Patient’s Guide to HIPAA Part II: The Seven Basic Patient Rights

Patient’s Guide to HIPAA – Basic Rights: Should I Read the Notice?

Roadmap: Patient’s Guide to HIPAA: Part 2: Basic Patient Rights: Right to a Notice of Privacy Practices (FAQ 15 of 65)

Only if you want to. Every expert says that people should know their rights and understand privacy. We agree, but we recognize that people often don’t have the time or interest. Don’t feel guilty if you just don’t have the interest today to read the notice from your doctor, hospital, laboratory, pharmacy, etc. What is important is that the notice exists and that the record keeper who produced the notice has a privacy policy and – we hope – actually implements the policy appropriately.

Patient’s Guide to HIPAA – Basic Rights: What Are the Forms that My Doctor’s Office Asks Me to Sign?

Roadmap: Patient’s Guide to HIPAA: Part 2: Basic Patient Rights: Right to a Notice of Privacy Practices (FAQ 16 of 65)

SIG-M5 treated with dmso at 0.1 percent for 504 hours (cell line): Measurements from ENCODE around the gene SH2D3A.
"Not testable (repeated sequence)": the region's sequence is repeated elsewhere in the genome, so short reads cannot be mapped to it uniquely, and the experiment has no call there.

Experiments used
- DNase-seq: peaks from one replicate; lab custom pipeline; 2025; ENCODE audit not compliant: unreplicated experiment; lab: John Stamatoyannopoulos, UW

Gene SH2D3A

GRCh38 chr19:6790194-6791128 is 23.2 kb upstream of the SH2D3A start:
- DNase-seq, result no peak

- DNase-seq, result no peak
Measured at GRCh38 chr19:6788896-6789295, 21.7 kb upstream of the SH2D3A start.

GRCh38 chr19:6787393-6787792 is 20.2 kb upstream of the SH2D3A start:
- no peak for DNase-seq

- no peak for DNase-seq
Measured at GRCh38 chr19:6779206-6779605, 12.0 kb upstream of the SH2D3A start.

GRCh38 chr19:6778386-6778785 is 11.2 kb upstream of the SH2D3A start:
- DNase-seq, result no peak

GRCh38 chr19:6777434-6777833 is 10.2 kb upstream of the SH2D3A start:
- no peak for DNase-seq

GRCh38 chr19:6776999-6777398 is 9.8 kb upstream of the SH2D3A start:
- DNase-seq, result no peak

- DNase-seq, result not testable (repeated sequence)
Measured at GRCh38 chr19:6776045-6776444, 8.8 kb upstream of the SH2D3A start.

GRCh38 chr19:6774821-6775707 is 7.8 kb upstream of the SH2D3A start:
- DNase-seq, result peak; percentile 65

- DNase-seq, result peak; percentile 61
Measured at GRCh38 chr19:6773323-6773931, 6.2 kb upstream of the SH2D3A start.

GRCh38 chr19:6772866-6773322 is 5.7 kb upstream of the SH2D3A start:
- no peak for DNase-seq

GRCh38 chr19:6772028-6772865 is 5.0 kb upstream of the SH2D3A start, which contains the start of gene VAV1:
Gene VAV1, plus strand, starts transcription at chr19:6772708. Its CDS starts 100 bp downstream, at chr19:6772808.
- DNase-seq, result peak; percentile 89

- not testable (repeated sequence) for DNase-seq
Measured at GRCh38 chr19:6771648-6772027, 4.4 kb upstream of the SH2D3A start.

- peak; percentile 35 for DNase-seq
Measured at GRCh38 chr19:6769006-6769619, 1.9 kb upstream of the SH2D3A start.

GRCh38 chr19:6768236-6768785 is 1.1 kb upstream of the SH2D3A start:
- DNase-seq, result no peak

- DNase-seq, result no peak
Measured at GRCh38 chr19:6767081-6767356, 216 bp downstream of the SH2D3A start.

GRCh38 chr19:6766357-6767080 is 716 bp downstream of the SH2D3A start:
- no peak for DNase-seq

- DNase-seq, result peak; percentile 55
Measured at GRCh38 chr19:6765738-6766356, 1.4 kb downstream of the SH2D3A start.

The rule generally requires a health care provider to make a good faith effort to obtain an acknowledgement that each patient received the notice. Some people think that it is a dumb requirement and a paperwork burden, but that’s what the rule says. Signing a standard acknowledgement does not waive your rights.

Patient’s Guide to HIPAA – Basic Rights: What Are the Most Important Parts of the Notice?

Roadmap: Patient’s Guide to HIPAA: Part 2: Basic Patient Rights: Right to a Notice of Privacy Practices (FAQ 17 of 65)

Almost any health privacy notice will tell you something that you probably didn’t know. For example, a notice is supposed to include examples of the uses and disclosures that a covered entity can make. These examples will likely be both enlightening and disturbing. The basic list of uses and disclosures is long to begin with, and that may be upsetting if you’ve never read about them before.

Patient’s Guide to HIPAA – Basic Rights: Why Both Inspect and Copy?

Roadmap: Patient’s Guide to HIPAA: Part 2: Basic Patient Rights: Right to Inspect and Copy Your Record (FAQ 18 of 65)

HIPAA provides each patient with the right to inspect his or her record and to have a copy of the record. These are two different things. You cannot be charged a fee if you want to inspect your records. This means that you can always see your record, even if you don’t want to pay.